~ Brian Wallis, from Graffiti As The People’s Art Form
Subway Art on Steroids: Spray Nation Sorts Through Mountains of Kodachromes
Page after page of golden NYC hits from the Martha Cooper archive; this new hardcover tome expands the galaxy for fans and academics of that amber-soaked period when it seemed like New York was leading a Spray Nation of graffiti for cities across the country. Known for her ability to capture graffiti writers’ work in its original urban context, Ms. Cooper once again proves that her reputation as the documentarian of an underground/overground aesthetics scene is no joke.
With an academics’ respect for the work, the practice, and the practitioners, Cooper recorded volumes of images methodically for history – and your appreciation. With the vibrant and sometimes vicious city framing their pieces, an uncounted legion of aerosol-wielding street players raced city-wide at top speed, ducking cops and cavorting with a confident abandon in the rusted and screeching steel cityscape. By capturing these scenes without unnecessary editorializing, Cooper gives you access to the organically chaotic graffiti subculture on the move at that moment – directly through her unflinching eyes.
Culled from thousands of her Kodachrome slides from the early 1980s, the celebrated photographer and ethnologist worked with American graffiti historian Roger Gastman over many months during the initial Covid period to select this rich collection of images of tags, walls, and pieces. Each turn of the page more profoundly deepens your understanding of the graffiti-writing culture Cooper captured with Henry Chalfant in their book Subway Art nearly forty years ago. That clarion call to a worldwide audience took years to reverberate and shake culture everywhere. With time that book became the standard root documentation for what many see as the largest global democratic people’s art movement in history.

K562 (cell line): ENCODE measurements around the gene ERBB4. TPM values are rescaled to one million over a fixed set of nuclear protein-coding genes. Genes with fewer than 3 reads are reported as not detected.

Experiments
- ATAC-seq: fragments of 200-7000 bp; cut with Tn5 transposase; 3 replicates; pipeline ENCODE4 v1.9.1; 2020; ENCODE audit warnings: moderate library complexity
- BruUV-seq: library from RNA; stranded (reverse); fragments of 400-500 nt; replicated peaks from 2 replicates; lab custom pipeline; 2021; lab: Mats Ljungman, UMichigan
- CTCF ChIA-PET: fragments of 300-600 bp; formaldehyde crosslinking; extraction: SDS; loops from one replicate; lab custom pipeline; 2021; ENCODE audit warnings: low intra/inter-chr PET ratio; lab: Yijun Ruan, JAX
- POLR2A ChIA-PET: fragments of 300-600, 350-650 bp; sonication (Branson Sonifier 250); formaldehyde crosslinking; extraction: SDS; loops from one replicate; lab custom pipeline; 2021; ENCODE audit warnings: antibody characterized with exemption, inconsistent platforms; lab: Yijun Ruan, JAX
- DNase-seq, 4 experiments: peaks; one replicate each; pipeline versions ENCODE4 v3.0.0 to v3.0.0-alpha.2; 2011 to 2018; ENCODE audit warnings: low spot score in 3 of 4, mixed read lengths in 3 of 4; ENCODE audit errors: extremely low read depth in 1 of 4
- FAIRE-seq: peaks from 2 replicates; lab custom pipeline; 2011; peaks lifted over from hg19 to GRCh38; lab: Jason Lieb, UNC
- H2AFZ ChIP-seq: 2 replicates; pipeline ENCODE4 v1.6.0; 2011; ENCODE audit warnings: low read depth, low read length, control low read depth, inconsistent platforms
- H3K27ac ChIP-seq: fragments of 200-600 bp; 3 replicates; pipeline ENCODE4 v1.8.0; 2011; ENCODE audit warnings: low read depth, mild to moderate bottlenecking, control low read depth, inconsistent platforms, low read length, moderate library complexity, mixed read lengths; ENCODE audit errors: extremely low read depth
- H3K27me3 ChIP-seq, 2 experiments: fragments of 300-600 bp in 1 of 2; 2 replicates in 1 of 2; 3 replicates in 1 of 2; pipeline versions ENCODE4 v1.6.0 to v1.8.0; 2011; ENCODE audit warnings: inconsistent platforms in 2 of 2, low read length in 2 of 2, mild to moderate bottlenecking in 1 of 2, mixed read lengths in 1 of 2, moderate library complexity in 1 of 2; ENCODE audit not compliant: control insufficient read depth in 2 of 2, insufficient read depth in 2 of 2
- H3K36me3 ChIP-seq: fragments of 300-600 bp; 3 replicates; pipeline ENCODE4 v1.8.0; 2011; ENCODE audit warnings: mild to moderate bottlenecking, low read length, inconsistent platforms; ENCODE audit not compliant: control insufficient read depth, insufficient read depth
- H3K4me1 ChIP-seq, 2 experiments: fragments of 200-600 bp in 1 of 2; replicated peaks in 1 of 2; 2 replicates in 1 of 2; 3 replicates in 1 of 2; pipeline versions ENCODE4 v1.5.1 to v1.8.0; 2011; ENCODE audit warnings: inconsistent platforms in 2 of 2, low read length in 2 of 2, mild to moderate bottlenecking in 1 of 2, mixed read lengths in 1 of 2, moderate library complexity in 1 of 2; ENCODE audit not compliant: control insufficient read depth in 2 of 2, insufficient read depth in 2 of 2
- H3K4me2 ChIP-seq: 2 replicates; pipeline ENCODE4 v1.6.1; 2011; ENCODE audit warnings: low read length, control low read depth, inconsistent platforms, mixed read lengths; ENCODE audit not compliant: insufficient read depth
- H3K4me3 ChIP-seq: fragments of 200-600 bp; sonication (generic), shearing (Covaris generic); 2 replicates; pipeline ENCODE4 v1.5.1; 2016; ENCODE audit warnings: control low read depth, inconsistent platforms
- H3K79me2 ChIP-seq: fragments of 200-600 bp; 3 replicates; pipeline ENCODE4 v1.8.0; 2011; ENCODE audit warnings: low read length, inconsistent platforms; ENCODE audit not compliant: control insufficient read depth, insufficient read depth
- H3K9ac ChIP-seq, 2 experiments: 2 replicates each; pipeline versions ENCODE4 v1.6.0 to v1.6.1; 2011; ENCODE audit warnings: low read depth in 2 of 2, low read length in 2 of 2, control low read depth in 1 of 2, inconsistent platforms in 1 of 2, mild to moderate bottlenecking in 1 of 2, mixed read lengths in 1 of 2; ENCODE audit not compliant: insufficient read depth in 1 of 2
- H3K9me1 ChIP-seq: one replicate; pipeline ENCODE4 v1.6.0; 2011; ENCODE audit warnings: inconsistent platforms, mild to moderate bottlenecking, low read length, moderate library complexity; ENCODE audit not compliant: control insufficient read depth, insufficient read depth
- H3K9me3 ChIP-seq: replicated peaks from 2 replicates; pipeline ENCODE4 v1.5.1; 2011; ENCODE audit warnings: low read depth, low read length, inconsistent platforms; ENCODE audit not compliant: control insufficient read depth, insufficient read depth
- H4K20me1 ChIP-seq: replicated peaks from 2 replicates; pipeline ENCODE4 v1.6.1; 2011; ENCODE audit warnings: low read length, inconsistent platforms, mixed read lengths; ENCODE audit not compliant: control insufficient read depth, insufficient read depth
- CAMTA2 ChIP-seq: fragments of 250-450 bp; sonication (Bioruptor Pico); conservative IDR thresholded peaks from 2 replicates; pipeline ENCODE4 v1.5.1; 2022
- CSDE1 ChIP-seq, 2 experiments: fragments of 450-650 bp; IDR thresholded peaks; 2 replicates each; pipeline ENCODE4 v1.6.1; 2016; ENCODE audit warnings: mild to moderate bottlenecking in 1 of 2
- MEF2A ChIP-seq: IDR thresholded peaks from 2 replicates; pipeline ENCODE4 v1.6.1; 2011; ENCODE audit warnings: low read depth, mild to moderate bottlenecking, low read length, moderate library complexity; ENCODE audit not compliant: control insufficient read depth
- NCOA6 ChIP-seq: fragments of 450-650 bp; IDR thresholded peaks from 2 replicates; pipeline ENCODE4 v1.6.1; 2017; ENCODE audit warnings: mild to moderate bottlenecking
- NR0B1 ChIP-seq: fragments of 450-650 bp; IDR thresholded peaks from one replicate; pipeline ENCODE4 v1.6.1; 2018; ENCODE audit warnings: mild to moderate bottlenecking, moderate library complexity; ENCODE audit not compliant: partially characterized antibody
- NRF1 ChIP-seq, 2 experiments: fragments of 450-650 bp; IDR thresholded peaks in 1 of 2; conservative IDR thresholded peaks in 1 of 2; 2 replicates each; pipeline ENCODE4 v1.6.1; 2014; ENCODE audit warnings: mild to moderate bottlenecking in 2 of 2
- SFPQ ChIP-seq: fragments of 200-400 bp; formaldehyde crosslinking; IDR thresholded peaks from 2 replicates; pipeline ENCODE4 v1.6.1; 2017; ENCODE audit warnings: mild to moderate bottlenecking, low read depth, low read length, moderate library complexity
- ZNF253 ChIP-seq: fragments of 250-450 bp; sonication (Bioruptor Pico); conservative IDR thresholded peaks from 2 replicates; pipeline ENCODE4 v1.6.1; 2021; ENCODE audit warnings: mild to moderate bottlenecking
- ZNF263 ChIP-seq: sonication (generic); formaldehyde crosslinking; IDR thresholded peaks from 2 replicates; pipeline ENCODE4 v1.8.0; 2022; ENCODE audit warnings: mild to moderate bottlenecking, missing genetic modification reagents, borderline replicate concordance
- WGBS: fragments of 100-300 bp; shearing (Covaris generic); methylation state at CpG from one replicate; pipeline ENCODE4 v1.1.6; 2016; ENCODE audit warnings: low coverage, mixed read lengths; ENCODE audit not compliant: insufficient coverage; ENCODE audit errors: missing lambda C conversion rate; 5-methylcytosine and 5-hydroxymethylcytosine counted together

A smartly laid-out and thick volume (as well as its “Outtakes” collection), the high-quality printing and spare design hew to the photographer’s reliably straightforward approach, preferring to let the photos tell the story. From this perspective, Spray Nation is likewise a sleeper; We’ll probably only wholly appreciate its pivotal value and cultural importance with time.
Martha Cooper: Spray Nation. Signed Limited Edtion Box Set is published by Beyond The Streets. With a foreword by Roger Gastman and essays by Steven P. Harrington, Miss Rosen, Jayson Edlin, and Brian Wallis. Click HERE to purchase the book.
Almost a year ago, the Jersey City Mural Festival 2021 was launched. We covered it extensively for you here, here, here, and here on BSA.
Poet, urban author, photographer, and longtime NYC messenger Kurt Boone was there too, camera in hand and ready to record the action of the artists getting up on walls and meeting the public. Kurt throws himself into the scene and knows how to navigate while people are enjoying the atmosphere of creativity all around. With his knowledge of the street capturing graffiti, urban cycling, street photography, skateboarding, and busking, you know that his shots are on point.
Instead of uploading everything to a social media platform, Boone asked his friend Anthony Firetto to help lay out his photos to create a book. This is a genuine work of the heart – a self-published hefty book that captures a moment in time, the various players and styles, and a flashpoint in the development of Jersey City as it continues to change.
Congrats to Mr. Boone for putting this together and thanks to him for sharing it with us and BSA readers. See more about Kurt Boone and his impressive work HERE.
French Street Artist Julien de Casabianca is debuting a new series of photographs that may appear as a surprising departure from his previous multi-year multi-city OUTINGS project, but a closer examination contains many similarities between that one and “Grand Mozeur Feukeur”.
The street artist’s pastings for his OUTINGS Project featured scenes from figurative artworks, classical and modern, from museum collections. Julien de Casabianca wanted the images displayed on facades of buildings in public view rather than hidden away for a limited audience. By bringing outside these selected artworks from cultural institutions worldwide, the artist created a genuinely new category of street art, which doesn’t occur with the frequency you might expect.